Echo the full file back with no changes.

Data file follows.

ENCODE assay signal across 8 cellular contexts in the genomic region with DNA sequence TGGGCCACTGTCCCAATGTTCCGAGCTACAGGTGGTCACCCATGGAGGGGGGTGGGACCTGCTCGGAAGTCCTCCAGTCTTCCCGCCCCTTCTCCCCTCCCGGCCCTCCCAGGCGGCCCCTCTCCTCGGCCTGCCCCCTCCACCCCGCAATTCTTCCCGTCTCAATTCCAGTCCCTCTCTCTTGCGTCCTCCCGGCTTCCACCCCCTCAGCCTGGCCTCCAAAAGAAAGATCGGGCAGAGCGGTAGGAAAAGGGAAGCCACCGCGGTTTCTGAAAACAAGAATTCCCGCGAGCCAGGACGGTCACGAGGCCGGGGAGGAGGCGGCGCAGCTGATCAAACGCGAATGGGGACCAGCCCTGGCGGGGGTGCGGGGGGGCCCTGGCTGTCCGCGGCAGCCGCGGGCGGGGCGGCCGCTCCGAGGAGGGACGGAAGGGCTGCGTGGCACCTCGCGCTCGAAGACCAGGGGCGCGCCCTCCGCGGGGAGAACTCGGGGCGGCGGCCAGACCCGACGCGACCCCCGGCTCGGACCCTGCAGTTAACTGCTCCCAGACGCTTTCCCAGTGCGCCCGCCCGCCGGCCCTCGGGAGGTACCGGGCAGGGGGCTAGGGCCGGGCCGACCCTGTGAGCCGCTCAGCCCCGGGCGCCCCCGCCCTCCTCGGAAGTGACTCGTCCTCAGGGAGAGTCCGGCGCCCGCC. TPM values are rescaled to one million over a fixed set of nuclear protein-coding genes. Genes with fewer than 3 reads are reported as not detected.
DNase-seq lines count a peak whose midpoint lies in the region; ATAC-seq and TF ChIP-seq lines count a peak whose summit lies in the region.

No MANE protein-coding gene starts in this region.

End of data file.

ENCODE assay signal across 8 cellular contexts in the genomic region with DNA sequence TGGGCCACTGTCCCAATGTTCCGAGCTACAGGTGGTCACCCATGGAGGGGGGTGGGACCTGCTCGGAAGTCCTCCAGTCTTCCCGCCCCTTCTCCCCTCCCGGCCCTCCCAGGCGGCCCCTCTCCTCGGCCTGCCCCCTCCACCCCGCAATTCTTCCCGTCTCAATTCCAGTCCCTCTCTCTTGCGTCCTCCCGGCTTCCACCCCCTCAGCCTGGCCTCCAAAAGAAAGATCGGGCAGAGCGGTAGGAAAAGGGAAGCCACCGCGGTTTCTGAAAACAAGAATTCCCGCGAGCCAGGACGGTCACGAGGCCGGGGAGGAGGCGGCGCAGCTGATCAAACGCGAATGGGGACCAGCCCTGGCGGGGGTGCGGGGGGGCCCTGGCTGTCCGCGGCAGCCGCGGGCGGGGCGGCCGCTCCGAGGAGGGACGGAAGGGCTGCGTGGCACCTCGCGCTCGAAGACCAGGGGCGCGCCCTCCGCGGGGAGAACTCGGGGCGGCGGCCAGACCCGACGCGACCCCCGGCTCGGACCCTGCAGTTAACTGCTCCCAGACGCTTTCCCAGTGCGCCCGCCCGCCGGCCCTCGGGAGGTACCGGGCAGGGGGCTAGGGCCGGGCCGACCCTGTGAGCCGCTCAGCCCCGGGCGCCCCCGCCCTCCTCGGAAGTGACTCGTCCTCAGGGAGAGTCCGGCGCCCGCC. TPM values are rescaled to one million over a fixed set of nuclear protein-coding genes. Genes with fewer than 3 reads are reported as not detected.
DNase-seq lines count a peak whose midpoint lies in the region; ATAC-seq and TF ChIP-seq lines count a peak whose summit lies in the region.

No MANE protein-coding gene starts in this region.